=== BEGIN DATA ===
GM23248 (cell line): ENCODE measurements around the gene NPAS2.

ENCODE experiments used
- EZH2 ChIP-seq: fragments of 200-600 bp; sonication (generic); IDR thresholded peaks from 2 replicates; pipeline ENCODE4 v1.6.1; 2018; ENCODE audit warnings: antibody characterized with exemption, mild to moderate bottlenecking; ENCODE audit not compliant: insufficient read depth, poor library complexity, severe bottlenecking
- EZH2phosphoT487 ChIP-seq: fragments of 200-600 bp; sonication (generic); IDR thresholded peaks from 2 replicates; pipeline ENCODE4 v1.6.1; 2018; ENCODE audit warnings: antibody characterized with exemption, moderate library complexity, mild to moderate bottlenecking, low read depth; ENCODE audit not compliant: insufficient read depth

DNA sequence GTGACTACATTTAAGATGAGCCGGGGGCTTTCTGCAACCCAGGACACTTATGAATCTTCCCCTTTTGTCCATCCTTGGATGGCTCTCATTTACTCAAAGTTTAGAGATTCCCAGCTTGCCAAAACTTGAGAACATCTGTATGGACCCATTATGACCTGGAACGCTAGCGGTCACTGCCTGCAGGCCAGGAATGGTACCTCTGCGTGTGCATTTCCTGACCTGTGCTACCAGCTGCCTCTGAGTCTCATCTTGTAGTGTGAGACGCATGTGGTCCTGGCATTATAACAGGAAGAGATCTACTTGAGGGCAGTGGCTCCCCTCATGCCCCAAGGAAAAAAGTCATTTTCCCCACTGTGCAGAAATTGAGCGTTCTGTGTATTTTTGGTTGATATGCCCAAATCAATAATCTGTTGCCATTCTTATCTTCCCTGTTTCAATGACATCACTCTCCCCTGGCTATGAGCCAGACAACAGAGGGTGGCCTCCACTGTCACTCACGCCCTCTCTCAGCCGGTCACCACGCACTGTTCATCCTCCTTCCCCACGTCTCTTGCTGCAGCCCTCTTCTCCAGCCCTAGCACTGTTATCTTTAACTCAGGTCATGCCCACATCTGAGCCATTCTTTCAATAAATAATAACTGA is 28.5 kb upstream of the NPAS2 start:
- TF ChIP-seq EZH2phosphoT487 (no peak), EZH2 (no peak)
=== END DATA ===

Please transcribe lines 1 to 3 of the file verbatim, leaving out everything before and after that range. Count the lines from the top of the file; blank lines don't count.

GM23248 (cell line): ENCODE measurements around the gene NPAS2.

ENCODE experiments used
- EZH2 ChIP-seq: fragments of 200-600 bp; sonication (generic); IDR thresholded peaks from 2 replicates; pipeline ENCODE4 v1.6.1; 2018; ENCODE audit warnings: antibody characterized with exemption, mild to moderate bottlenecking; ENCODE audit not compliant: insufficient read depth, poor library complexity, severe bottlenecking